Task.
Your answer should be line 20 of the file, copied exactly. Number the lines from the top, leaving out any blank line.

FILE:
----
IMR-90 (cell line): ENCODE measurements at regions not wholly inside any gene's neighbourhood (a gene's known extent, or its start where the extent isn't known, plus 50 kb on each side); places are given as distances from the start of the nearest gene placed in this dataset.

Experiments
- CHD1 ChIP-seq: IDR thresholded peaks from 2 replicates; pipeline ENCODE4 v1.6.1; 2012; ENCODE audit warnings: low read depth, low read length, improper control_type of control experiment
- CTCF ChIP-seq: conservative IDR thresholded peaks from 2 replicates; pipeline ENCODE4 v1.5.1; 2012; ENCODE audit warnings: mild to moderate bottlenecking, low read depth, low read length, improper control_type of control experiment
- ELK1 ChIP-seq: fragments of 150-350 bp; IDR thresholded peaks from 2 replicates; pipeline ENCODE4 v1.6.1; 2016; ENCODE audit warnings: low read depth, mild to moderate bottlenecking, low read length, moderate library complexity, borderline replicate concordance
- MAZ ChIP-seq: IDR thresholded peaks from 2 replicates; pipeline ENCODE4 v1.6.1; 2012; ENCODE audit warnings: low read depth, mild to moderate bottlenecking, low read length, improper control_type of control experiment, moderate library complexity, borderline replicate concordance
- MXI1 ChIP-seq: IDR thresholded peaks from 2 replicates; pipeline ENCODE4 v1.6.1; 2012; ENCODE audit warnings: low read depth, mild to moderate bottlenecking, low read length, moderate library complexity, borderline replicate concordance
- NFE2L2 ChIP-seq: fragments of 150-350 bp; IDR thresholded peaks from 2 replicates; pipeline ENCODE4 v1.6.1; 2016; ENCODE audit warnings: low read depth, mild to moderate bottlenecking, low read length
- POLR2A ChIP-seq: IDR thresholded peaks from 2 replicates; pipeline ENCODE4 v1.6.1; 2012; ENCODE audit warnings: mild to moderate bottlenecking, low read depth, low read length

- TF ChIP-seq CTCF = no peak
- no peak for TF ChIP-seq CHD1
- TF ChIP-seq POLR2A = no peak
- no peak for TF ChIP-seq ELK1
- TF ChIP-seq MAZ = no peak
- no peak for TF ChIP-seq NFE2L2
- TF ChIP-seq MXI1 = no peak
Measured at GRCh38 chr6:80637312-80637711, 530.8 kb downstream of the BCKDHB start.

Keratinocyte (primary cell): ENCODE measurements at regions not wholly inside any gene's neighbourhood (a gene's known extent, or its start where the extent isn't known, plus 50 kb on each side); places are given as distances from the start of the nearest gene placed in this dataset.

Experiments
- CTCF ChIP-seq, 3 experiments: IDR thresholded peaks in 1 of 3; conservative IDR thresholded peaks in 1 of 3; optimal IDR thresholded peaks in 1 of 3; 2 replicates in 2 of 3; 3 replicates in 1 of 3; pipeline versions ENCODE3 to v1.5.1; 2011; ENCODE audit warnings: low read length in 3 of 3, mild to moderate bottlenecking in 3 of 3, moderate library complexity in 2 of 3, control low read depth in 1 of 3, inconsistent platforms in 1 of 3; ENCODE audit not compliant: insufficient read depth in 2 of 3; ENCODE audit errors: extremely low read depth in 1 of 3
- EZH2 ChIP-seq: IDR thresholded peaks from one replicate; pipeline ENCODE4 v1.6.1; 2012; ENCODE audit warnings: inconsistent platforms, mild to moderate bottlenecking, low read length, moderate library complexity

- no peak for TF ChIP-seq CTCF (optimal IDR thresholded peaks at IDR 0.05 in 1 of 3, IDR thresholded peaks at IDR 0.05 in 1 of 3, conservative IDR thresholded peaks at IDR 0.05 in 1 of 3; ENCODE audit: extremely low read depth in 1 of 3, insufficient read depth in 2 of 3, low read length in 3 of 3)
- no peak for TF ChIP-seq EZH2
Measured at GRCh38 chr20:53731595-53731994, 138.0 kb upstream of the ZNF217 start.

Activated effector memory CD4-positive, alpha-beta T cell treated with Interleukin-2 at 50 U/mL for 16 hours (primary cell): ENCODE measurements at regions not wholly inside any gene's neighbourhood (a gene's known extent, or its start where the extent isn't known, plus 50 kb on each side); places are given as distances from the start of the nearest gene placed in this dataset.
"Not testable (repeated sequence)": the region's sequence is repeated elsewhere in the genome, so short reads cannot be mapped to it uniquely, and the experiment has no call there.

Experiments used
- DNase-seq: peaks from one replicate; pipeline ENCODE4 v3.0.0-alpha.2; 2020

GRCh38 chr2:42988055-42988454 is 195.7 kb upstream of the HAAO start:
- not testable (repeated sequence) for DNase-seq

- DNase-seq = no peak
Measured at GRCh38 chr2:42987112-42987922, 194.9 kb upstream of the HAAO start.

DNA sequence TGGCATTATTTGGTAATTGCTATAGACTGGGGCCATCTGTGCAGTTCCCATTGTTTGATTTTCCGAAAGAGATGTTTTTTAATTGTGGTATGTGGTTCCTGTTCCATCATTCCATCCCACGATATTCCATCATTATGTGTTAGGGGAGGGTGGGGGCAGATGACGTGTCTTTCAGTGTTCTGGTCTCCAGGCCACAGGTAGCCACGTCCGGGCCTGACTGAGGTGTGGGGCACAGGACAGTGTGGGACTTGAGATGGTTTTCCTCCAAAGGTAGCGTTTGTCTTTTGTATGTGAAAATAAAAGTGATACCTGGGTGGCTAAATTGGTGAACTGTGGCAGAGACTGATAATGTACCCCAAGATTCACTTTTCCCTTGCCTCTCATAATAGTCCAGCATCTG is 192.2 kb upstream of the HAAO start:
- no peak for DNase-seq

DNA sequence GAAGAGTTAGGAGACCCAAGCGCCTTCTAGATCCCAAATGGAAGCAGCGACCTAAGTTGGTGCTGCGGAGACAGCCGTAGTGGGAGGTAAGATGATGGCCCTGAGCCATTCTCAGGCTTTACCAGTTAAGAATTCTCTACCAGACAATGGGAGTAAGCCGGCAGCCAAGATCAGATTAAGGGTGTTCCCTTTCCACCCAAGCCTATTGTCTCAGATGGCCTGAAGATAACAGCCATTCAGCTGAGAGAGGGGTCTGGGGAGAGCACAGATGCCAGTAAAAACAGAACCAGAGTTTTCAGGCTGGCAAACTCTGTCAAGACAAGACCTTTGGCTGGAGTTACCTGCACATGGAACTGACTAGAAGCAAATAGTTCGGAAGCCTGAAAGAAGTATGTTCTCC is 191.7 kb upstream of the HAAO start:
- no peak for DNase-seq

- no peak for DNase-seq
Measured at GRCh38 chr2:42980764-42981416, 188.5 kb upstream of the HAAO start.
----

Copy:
- CTCF ChIP-seq, 3 experiments: IDR thresholded peaks in 1 of 3; conservative IDR thresholded peaks in 1 of 3; optimal IDR thresholded peaks in 1 of 3; 2 replicates in 2 of 3; 3 replicates in 1 of 3; pipeline versions ENCODE3 to v1.5.1; 2011; ENCODE audit warnings: low read length in 3 of 3, mild to moderate bottlenecking in 3 of 3, moderate library complexity in 2 of 3, control low read depth in 1 of 3, inconsistent platforms in 1 of 3; ENCODE audit not compliant: insufficient read depth in 2 of 3; ENCODE audit errors: extremely low read depth in 1 of 3